Termite Suicide Bombers: How the Animal Kingdom Should Influence Your Game

Baneling Concept Art
Concept art for the “Baneling” Zerg in Starcraft II

A new species of termite was discovered recently. That, in itself, is hardly news. New species are discovered all the time, and in fact, I recall hearing that there are many thousands of undocumented insect species in particular. But what makes this species worthy of note is that they explode. No, seriously. When the worker termites grow old, they can fill a cyst on their backs with toxic crystals which have been produced throughout their lifetime. Once the ‘backpack’ cyst is full, it bursts, killing both the termite, and any enemies unfortunate enough to be caught in range of his toxic explosive.

My first thought when I read about these was “Wow, all those video games with exploding insects suddenly have a lot more grounding in reality.”

The scientists who documented this find even released some brief video footage of the phenomena. It’s a little difficult to make out, and it only shows the cyst filling, not exploding. None the less, it’s a fascinating discovery, and one which prompted me to finally cover a subject which I’ve been thinking about for several months now.

Animals are strange. Exploding termites aren’t even the most bizarre creatures I’ve heard of. Did you know that many species of shark fight their siblings to death while still growing in their mother’s womb? Or that some species of hermaphroditic gastropods fight each other to determine which one of them has to be the female? And then there’s shit which just looks strange, like the soft shelled turtle. And for me, the strangest part about these creatures, is that I’ve never seen anything in a tabletop game based on them. The world is filled with potential monsters, all we need to do is make ’em big enough to eat an adventurer.

Angler Fish: I’ve linked before to The Oatmal’s excellent description of the life of a male angler fish, but I’m linking to it again, and if you haven’t read it, you should. Anglers are fascinating, and still very mysterious, creatures. You could base a dozen different monsters off of them, but here I’m specifically interested in the fact that the skin of the female absorbs the male, and uses his remains for reproduction. A Pathfinder monster could do the same thing. Except instead of luring the males of the monster’s species, the creature could instead lure male adventurers. Once their skin touches the monster’s flesh, the contact poison the beast secretes would begin to melt the adventurer, until nothing was left but his testicles. (Or, if you’d like to go more creepy and less vulgar, nothing is left but his expressionless face).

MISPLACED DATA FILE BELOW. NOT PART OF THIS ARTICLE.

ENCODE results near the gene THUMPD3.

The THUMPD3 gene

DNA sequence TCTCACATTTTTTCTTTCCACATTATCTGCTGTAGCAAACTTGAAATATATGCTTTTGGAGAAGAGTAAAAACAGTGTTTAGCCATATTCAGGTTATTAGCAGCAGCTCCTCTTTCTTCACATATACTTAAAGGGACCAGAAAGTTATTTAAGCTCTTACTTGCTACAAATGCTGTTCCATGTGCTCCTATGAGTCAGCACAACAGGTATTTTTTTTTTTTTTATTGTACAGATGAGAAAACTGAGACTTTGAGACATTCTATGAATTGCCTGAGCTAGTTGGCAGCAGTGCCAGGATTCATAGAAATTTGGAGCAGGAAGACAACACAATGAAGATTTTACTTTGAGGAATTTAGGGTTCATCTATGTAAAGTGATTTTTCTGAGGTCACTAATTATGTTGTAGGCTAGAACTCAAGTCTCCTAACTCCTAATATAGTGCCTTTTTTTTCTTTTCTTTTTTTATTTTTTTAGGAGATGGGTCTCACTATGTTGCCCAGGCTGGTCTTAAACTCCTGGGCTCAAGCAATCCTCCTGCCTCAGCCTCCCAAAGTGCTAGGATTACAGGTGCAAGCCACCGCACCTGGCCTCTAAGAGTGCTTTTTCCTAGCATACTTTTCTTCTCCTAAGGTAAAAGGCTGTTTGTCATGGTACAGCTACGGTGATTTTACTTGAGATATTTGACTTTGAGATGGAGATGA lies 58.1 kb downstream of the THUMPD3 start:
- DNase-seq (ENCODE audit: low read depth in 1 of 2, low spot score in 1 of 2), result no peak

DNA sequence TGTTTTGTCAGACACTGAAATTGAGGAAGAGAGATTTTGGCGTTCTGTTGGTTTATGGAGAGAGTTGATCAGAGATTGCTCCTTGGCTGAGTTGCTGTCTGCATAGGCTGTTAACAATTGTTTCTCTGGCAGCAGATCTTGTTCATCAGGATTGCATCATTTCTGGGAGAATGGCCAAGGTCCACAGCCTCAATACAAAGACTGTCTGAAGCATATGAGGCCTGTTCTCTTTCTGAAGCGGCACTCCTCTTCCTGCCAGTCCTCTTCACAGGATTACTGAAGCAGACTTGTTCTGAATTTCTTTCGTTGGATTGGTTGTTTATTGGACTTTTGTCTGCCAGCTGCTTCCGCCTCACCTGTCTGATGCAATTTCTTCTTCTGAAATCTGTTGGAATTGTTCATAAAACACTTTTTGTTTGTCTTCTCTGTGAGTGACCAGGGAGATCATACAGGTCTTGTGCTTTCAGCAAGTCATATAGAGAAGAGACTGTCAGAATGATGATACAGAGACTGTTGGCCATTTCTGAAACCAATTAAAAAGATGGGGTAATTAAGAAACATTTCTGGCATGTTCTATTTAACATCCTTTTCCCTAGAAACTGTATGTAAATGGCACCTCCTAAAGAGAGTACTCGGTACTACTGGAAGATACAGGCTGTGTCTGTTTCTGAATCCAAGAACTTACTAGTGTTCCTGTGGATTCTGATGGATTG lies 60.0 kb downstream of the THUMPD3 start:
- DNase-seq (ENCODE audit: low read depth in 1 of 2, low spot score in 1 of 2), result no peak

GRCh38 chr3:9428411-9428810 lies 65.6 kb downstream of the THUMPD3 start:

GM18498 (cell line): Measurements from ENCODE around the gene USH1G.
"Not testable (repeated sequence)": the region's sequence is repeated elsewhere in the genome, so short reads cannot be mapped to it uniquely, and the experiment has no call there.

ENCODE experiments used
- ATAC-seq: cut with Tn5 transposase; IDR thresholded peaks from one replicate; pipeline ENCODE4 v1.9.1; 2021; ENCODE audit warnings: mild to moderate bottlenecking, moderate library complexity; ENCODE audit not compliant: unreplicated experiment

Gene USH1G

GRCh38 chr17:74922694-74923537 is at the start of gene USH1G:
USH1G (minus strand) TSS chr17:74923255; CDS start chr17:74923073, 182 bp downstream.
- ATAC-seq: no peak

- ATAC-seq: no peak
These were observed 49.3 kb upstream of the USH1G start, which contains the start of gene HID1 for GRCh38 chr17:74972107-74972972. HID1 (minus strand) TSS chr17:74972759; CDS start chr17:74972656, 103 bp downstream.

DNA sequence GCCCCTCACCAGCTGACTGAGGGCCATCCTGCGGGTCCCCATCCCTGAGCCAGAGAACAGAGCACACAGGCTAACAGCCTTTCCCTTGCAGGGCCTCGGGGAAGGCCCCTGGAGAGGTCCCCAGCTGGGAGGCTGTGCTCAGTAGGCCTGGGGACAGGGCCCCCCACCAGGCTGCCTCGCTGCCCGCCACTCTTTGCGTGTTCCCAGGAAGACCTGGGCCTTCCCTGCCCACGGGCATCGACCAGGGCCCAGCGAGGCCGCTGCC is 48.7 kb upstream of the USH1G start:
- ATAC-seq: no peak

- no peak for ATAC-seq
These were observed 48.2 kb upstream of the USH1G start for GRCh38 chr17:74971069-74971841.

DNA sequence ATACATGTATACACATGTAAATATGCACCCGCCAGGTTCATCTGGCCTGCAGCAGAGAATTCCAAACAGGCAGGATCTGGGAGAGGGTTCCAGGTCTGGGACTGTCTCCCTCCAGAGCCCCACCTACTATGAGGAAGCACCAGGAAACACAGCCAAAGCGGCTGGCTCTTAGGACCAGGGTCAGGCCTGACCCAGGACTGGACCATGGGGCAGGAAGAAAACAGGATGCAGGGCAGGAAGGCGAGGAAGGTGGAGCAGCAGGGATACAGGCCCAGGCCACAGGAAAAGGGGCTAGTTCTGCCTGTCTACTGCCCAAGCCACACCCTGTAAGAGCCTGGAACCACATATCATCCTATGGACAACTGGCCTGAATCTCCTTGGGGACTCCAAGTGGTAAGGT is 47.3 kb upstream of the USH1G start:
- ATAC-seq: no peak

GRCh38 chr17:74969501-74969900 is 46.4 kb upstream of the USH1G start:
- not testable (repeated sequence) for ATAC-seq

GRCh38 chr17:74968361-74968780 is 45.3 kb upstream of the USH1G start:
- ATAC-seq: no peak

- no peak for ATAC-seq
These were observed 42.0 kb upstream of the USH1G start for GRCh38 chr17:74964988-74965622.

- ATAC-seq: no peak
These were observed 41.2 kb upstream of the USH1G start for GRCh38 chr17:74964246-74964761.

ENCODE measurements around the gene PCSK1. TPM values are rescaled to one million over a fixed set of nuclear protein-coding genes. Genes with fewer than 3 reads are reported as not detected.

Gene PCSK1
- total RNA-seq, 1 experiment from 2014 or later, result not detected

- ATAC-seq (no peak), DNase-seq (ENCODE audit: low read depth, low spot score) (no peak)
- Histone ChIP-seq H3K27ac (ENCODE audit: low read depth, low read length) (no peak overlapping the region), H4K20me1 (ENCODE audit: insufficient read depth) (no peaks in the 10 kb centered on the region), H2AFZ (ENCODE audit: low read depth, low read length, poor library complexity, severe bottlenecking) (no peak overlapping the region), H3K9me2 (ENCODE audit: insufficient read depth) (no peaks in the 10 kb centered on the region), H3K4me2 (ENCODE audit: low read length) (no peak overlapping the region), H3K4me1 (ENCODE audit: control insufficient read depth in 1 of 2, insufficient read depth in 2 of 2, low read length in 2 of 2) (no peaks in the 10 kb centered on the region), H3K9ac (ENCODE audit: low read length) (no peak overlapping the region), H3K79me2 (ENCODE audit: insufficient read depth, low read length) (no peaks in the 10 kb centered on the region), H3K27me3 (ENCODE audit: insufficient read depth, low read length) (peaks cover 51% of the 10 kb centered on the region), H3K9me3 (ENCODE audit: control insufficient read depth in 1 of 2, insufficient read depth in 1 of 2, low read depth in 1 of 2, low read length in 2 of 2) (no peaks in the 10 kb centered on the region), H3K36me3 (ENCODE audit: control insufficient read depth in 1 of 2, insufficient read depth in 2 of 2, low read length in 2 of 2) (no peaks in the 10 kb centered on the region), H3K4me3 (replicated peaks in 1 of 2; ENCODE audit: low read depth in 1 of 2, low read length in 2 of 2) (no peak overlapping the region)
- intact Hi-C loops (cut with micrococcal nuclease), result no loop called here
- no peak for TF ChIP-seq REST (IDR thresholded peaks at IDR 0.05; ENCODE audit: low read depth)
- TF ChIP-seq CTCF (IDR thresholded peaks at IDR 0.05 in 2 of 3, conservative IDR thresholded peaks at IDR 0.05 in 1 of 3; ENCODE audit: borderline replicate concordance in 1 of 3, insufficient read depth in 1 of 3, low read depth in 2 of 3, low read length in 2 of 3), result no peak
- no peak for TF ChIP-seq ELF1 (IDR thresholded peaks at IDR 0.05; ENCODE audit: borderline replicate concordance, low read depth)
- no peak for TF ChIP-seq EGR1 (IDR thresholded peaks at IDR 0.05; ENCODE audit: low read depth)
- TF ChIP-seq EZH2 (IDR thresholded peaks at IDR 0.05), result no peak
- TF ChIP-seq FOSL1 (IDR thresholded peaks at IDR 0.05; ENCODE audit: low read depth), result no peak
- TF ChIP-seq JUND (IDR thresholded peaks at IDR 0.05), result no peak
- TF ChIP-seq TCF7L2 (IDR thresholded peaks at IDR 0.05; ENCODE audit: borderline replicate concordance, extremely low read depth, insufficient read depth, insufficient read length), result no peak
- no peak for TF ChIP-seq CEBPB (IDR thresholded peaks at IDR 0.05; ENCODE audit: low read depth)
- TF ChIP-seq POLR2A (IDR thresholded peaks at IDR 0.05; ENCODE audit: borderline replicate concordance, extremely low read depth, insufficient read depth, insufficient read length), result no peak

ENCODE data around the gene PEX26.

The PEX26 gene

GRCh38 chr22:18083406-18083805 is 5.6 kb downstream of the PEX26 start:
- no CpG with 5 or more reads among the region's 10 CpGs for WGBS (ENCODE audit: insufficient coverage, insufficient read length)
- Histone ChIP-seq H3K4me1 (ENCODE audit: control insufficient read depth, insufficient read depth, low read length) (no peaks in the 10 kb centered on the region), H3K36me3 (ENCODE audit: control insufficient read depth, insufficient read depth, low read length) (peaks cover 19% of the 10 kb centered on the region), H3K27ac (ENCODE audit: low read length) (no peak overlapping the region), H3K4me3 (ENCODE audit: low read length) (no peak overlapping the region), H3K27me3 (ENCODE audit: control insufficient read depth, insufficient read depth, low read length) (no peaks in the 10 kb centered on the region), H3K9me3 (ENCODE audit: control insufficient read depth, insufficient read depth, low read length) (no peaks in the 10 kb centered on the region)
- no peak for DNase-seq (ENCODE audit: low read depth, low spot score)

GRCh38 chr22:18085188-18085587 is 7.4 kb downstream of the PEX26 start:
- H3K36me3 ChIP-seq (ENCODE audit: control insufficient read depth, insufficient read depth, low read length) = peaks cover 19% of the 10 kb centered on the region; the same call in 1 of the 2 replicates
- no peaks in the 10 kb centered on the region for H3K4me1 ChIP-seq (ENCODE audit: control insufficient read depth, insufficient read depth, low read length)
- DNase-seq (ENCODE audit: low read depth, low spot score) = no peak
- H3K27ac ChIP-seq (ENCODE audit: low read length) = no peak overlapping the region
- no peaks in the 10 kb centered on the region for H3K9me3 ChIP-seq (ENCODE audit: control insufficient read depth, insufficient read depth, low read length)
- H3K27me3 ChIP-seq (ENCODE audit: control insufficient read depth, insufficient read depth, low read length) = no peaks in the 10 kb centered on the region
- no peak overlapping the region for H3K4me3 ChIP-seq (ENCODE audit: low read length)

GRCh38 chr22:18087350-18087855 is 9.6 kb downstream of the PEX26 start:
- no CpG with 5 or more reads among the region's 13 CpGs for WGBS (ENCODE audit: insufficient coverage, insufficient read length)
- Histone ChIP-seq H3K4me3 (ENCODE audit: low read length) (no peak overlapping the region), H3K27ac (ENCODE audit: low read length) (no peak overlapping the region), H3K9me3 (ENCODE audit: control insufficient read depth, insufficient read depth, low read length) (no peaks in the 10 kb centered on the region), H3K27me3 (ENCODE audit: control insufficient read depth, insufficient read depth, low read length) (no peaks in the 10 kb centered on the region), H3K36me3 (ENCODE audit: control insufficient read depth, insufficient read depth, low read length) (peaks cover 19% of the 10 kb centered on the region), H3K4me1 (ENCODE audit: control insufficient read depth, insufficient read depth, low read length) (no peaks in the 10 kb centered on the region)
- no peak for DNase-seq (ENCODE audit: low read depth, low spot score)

Speaking of angler fish, I just noticed…were they the inspiration for the modern design of the Beholder?

A comparison between an Angler Fish and a D&D Beholder

Traumatic Insemination: One of the most interesting things about animals is the way they have sex. Often that’s where the truly unique and bizarre aspects of an animal really come out. I’ve made an effort to avoid filling this list with dicks (which was not easy, let me tell you)! But this one has fascinated me for years, and it translates well to a game.

Essentially, many species of invertebrates do not have external female genitalia. Not even a Cloaca. So since there’s no opening, the male’s phallus makes one. It stabs the female in the abdomen with a sharp phallus, and that’s how insemination is handled. It’s gruesome, kinda disturbing, and a perfect way to fuck with your adventurers. I’m not saying your game should be filled with dagger-dicks (though I did once post a dick-dagger…) but why not have a prehensile blade extending from a monster’s chest, or back? The creature gets an extra attack with it, and upon scoring a critical hit, the monster implants a parasitic larva within the victim, a-la the Alien films.

The Almighty Squid Worm I really don’t have anything specific to say about this creature, or how it acts, or the abilities it has. But I marvel at it’s profoundly alien shape. These are the dreams of a mad god.

The Majestic Squid WormPhotograph of a Teuthidodrilus, or “Squidworm.” Source unknown.

The Hagfish: Ocean life is often the most unusual. As humans, we’re at least somewhat familiar with what it’s like to live on land. Legs are a good way to get around, warmth is needed to keep our bodies functional, light is useful to help us understand our surroundings, and so on. Creatures which have adapted to living deep underwater need none of these things. And, as such, serve as perfect inspiration for game masters hoping to create interesting monsters.